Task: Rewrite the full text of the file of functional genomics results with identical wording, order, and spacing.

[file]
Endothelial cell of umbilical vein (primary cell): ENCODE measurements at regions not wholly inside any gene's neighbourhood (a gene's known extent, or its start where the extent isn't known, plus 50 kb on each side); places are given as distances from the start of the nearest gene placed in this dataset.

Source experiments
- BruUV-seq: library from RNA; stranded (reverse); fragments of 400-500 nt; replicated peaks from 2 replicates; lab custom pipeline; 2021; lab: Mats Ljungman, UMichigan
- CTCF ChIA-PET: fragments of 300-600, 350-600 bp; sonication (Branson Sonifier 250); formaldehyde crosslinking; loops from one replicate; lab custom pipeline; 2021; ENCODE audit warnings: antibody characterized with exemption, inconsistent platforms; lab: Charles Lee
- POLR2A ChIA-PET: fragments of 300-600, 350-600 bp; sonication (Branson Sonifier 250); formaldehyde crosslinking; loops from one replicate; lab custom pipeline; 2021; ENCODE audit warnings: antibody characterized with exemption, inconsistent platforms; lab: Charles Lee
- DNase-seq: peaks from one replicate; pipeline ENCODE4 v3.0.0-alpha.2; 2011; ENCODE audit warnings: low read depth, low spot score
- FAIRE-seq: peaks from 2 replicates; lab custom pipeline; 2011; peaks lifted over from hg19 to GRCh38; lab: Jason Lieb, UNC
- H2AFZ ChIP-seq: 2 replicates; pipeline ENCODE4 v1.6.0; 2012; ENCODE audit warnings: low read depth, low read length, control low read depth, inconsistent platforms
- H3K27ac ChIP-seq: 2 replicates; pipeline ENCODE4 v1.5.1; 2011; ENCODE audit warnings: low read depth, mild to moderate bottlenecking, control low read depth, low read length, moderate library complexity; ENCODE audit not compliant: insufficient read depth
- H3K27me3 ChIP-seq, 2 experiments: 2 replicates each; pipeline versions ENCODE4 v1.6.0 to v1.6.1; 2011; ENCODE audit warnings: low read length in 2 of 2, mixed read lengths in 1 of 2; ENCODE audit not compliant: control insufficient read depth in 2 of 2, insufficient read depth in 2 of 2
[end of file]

Endothelial cell of umbilical vein (primary cell): ENCODE measurements at regions not wholly inside any gene's neighbourhood (a gene's known extent, or its start where the extent isn't known, plus 50 kb on each side); places are given as distances from the start of the nearest gene placed in this dataset.

Source experiments
- BruUV-seq: library from RNA; stranded (reverse); fragments of 400-500 nt; replicated peaks from 2 replicates; lab custom pipeline; 2021; lab: Mats Ljungman, UMichigan
- CTCF ChIA-PET: fragments of 300-600, 350-600 bp; sonication (Branson Sonifier 250); formaldehyde crosslinking; loops from one replicate; lab custom pipeline; 2021; ENCODE audit warnings: antibody characterized with exemption, inconsistent platforms; lab: Charles Lee
- POLR2A ChIA-PET: fragments of 300-600, 350-600 bp; sonication (Branson Sonifier 250); formaldehyde crosslinking; loops from one replicate; lab custom pipeline; 2021; ENCODE audit warnings: antibody characterized with exemption, inconsistent platforms; lab: Charles Lee
- DNase-seq: peaks from one replicate; pipeline ENCODE4 v3.0.0-alpha.2; 2011; ENCODE audit warnings: low read depth, low spot score
- FAIRE-seq: peaks from 2 replicates; lab custom pipeline; 2011; peaks lifted over from hg19 to GRCh38; lab: Jason Lieb, UNC
- H2AFZ ChIP-seq: 2 replicates; pipeline ENCODE4 v1.6.0; 2012; ENCODE audit warnings: low read depth, low read length, control low read depth, inconsistent platforms
- H3K27ac ChIP-seq: 2 replicates; pipeline ENCODE4 v1.5.1; 2011; ENCODE audit warnings: low read depth, mild to moderate bottlenecking, control low read depth, low read length, moderate library complexity; ENCODE audit not compliant: insufficient read depth
- H3K27me3 ChIP-seq, 2 experiments: 2 replicates each; pipeline versions ENCODE4 v1.6.0 to v1.6.1; 2011; ENCODE audit warnings: low read length in 2 of 2, mixed read lengths in 1 of 2; ENCODE audit not compliant: control insufficient read depth in 2 of 2, insufficient read depth in 2 of 2